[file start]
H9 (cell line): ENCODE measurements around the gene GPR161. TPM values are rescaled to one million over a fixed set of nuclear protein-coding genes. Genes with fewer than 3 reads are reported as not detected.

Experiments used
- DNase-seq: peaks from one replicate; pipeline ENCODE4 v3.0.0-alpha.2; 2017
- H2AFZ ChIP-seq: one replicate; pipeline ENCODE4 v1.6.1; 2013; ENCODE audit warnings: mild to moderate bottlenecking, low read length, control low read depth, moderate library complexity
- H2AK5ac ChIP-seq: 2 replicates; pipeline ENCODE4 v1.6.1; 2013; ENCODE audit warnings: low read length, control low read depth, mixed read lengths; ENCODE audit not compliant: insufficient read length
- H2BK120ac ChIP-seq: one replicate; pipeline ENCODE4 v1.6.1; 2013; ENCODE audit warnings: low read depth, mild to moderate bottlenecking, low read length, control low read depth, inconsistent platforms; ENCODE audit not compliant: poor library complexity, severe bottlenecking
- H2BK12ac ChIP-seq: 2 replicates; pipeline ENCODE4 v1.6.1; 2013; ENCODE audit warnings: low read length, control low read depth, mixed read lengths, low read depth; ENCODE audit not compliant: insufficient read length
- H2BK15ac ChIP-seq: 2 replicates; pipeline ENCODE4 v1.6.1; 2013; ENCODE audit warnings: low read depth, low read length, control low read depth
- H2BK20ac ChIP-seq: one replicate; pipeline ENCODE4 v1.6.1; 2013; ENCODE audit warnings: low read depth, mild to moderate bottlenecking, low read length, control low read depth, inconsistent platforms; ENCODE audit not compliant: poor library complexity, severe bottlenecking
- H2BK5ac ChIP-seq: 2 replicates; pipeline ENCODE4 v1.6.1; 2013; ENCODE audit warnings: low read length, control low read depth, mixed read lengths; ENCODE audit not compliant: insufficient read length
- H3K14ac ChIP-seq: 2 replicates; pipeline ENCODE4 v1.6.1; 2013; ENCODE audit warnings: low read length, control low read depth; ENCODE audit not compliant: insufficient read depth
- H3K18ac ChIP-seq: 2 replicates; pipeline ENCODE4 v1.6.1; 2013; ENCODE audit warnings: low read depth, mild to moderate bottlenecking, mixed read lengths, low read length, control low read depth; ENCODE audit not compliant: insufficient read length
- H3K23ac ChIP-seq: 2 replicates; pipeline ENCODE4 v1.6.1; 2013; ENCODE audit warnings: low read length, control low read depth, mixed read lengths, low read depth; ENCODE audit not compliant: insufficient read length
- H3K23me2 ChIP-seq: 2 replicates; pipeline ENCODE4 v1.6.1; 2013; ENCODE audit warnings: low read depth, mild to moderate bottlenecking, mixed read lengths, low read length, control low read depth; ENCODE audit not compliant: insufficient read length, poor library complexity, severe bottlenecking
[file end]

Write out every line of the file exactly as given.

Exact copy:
H9 (cell line): ENCODE measurements around the gene GPR161. TPM values are rescaled to one million over a fixed set of nuclear protein-coding genes. Genes with fewer than 3 reads are reported as not detected.

Experiments used
- DNase-seq: peaks from one replicate; pipeline ENCODE4 v3.0.0-alpha.2; 2017
- H2AFZ ChIP-seq: one replicate; pipeline ENCODE4 v1.6.1; 2013; ENCODE audit warnings: mild to moderate bottlenecking, low read length, control low read depth, moderate library complexity
- H2AK5ac ChIP-seq: 2 replicates; pipeline ENCODE4 v1.6.1; 2013; ENCODE audit warnings: low read length, control low read depth, mixed read lengths; ENCODE audit not compliant: insufficient read length
- H2BK120ac ChIP-seq: one replicate; pipeline ENCODE4 v1.6.1; 2013; ENCODE audit warnings: low read depth, mild to moderate bottlenecking, low read length, control low read depth, inconsistent platforms; ENCODE audit not compliant: poor library complexity, severe bottlenecking
- H2BK12ac ChIP-seq: 2 replicates; pipeline ENCODE4 v1.6.1; 2013; ENCODE audit warnings: low read length, control low read depth, mixed read lengths, low read depth; ENCODE audit not compliant: insufficient read length
- H2BK15ac ChIP-seq: 2 replicates; pipeline ENCODE4 v1.6.1; 2013; ENCODE audit warnings: low read depth, low read length, control low read depth
- H2BK20ac ChIP-seq: one replicate; pipeline ENCODE4 v1.6.1; 2013; ENCODE audit warnings: low read depth, mild to moderate bottlenecking, low read length, control low read depth, inconsistent platforms; ENCODE audit not compliant: poor library complexity, severe bottlenecking
- H2BK5ac ChIP-seq: 2 replicates; pipeline ENCODE4 v1.6.1; 2013; ENCODE audit warnings: low read length, control low read depth, mixed read lengths; ENCODE audit not compliant: insufficient read length
- H3K14ac ChIP-seq: 2 replicates; pipeline ENCODE4 v1.6.1; 2013; ENCODE audit warnings: low read length, control low read depth; ENCODE audit not compliant: insufficient read depth
- H3K18ac ChIP-seq: 2 replicates; pipeline ENCODE4 v1.6.1; 2013; ENCODE audit warnings: low read depth, mild to moderate bottlenecking, mixed read lengths, low read length, control low read depth; ENCODE audit not compliant: insufficient read length
- H3K23ac ChIP-seq: 2 replicates; pipeline ENCODE4 v1.6.1; 2013; ENCODE audit warnings: low read length, control low read depth, mixed read lengths, low read depth; ENCODE audit not compliant: insufficient read length
- H3K23me2 ChIP-seq: 2 replicates; pipeline ENCODE4 v1.6.1; 2013; ENCODE audit warnings: low read depth, mild to moderate bottlenecking, mixed read lengths, low read length, control low read depth; ENCODE audit not compliant: insufficient read length, poor library complexity, severe bottlenecking